In relevant part, Mr. Lichtenstein explains that he is "familiar with the attorneys who bring civil rights claims in this community," and no attorneys in the community have the "deep understanding of the law governing claims under § 1983, the ADA and the Rehabilitation Act" in addition to "familiarity with the administration of special education programs" necessary to successfully execute discovery and prove causation and damages in such cases. (Lichtenstein Decl. ¶¶ 11-12).

Defendants argue that Alfert and Boley are not entitled to Bay Area rates because many local attorneys have represented students in cases alleging abuse. (Resp. 20:9-14). Defendants also contend that Alfert and Boley have not demonstrated the skills they have that differentiate them from local counsel, and their experience with these abuse cases is limited because they only began representing special needs children in 2012. (Id. 20:16-21:2). Accordingly, Defendants argue that the Court should award Alfert and Boley rates of $330 and $300 per hour, respectively, which is in line with Defense counsels' rates. (Id. 12:16-22:20)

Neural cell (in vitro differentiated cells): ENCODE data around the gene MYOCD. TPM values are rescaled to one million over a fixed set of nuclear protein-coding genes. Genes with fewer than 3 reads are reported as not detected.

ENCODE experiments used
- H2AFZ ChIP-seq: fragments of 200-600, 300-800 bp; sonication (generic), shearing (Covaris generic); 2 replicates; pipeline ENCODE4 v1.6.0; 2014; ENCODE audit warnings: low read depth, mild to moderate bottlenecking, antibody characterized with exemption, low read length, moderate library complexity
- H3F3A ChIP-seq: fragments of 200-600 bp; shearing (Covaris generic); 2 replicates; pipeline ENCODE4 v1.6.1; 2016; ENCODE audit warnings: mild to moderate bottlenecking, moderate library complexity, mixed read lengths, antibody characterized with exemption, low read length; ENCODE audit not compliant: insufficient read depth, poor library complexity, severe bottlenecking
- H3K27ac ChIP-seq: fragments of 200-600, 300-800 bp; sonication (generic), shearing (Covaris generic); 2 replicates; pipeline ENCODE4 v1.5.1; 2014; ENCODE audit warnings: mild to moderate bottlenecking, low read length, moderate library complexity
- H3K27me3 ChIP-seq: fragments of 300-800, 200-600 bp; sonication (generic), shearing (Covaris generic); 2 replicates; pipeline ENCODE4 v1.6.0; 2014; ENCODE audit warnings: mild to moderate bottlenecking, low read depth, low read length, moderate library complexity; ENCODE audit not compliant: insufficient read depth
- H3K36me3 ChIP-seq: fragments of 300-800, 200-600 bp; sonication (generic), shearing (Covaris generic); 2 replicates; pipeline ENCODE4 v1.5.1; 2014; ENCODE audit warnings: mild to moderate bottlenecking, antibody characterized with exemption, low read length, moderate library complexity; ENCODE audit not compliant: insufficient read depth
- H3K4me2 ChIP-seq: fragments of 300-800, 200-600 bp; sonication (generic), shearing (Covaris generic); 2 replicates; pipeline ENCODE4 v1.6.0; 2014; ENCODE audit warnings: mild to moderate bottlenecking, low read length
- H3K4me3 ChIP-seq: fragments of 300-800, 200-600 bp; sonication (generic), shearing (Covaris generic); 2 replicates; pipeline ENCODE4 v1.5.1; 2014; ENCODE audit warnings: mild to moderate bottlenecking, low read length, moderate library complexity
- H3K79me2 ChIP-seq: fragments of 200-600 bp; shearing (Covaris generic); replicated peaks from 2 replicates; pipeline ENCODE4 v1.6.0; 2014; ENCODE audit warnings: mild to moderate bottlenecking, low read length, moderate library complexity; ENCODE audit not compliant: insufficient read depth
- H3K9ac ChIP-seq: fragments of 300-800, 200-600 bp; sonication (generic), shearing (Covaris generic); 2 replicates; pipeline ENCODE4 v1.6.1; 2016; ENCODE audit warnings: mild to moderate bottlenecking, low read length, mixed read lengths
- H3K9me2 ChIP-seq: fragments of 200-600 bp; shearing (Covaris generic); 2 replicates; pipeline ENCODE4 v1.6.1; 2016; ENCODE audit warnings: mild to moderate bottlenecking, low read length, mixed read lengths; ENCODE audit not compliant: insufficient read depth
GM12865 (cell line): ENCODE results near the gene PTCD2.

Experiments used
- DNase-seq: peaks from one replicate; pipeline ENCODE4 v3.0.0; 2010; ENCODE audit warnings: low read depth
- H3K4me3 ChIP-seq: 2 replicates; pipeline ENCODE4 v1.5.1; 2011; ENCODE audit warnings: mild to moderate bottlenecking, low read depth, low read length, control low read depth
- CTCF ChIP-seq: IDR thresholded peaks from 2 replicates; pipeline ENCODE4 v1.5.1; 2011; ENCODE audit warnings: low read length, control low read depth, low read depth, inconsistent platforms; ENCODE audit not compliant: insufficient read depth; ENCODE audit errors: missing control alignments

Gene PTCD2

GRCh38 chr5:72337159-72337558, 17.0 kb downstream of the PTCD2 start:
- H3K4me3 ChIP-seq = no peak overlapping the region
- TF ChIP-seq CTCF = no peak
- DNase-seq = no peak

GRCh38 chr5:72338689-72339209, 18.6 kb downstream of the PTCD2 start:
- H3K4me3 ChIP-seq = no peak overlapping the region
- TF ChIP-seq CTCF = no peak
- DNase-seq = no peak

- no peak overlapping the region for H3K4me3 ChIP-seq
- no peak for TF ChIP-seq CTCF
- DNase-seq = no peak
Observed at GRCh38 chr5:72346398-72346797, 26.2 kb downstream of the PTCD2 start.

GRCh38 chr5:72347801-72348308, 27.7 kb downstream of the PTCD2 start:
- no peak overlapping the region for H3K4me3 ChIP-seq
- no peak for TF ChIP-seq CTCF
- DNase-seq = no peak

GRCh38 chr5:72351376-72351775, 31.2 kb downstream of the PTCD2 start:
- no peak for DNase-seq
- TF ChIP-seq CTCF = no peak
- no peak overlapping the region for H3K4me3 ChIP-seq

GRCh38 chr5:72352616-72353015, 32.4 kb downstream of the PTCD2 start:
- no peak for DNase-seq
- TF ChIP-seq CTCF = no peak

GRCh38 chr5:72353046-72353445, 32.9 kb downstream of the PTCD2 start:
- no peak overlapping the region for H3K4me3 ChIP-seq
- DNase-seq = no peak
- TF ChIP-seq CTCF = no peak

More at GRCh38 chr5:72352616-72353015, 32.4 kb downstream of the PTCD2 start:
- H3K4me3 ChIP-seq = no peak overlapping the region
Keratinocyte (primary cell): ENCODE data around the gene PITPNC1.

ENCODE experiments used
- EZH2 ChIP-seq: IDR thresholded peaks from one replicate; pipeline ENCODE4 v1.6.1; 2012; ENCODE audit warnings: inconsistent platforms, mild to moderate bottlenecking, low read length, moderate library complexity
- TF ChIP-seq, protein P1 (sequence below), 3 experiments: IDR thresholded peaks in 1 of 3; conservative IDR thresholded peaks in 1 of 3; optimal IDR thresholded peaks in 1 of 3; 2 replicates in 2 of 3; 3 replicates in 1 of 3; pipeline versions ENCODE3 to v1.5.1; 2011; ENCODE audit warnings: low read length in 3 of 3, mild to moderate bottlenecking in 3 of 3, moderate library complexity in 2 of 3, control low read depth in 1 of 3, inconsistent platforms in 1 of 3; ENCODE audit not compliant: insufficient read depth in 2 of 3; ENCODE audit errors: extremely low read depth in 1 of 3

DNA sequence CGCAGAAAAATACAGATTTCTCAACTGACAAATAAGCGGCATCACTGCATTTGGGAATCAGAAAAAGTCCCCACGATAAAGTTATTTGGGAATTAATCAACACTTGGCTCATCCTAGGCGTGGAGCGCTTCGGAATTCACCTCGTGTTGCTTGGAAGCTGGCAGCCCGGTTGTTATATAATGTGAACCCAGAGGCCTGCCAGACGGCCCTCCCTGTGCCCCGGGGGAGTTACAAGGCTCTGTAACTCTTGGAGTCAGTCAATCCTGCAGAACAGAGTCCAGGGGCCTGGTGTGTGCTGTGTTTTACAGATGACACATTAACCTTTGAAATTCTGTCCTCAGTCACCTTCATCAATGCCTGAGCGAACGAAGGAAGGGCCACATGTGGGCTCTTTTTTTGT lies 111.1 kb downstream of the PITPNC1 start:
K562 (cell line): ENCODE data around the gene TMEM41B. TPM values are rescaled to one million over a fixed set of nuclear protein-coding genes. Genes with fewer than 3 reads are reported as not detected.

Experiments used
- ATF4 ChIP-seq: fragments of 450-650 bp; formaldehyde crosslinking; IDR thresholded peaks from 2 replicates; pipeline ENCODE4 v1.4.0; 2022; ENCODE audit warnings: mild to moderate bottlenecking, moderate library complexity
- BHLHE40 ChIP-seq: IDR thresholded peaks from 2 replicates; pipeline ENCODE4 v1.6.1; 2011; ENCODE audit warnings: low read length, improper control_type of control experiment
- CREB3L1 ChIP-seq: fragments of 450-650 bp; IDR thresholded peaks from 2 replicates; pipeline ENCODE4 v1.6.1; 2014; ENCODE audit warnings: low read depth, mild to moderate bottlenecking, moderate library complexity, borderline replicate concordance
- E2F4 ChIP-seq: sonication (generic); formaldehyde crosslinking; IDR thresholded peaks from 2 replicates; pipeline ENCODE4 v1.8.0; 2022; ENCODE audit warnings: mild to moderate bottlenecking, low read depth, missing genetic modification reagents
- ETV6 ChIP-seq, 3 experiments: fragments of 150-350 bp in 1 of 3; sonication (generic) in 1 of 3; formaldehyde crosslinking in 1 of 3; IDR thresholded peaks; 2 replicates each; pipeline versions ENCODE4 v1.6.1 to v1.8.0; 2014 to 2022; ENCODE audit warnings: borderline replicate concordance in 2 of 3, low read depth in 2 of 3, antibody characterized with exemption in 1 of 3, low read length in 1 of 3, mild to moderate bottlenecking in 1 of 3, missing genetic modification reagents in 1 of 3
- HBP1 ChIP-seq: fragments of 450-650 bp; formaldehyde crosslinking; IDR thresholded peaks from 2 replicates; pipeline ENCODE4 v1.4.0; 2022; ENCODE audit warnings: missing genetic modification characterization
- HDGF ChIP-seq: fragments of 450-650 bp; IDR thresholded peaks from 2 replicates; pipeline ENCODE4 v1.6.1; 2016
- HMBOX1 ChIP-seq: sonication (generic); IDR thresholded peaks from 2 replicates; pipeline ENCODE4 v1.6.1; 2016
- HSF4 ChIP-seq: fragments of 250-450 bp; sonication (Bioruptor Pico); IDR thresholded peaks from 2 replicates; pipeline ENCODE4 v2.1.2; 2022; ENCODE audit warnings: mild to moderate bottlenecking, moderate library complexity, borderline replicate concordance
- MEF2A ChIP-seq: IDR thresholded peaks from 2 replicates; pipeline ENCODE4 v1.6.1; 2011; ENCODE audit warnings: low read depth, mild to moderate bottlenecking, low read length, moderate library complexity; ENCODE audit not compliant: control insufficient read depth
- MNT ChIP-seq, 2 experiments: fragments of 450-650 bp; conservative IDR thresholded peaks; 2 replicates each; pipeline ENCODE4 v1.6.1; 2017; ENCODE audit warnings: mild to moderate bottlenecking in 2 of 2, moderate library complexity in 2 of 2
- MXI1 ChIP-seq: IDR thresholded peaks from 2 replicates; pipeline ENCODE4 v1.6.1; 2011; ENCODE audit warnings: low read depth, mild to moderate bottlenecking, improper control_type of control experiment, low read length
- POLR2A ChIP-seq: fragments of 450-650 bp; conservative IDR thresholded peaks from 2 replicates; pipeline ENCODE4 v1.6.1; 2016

The Court concludes that $700 is the reasonable hourly rate for Alfert and Boley. Plaintiffs' citations to recent cases deciding motions for attorney fees in the Bay Area establish that $700 per hour is reasonable for attorneys of Alfert and Boley's experience. (See Mot. for Fees 13:23-14:2). The more challenging question for the Court is whether Plaintiffs have met their burden to demonstrate that capable local counsel was unavailable.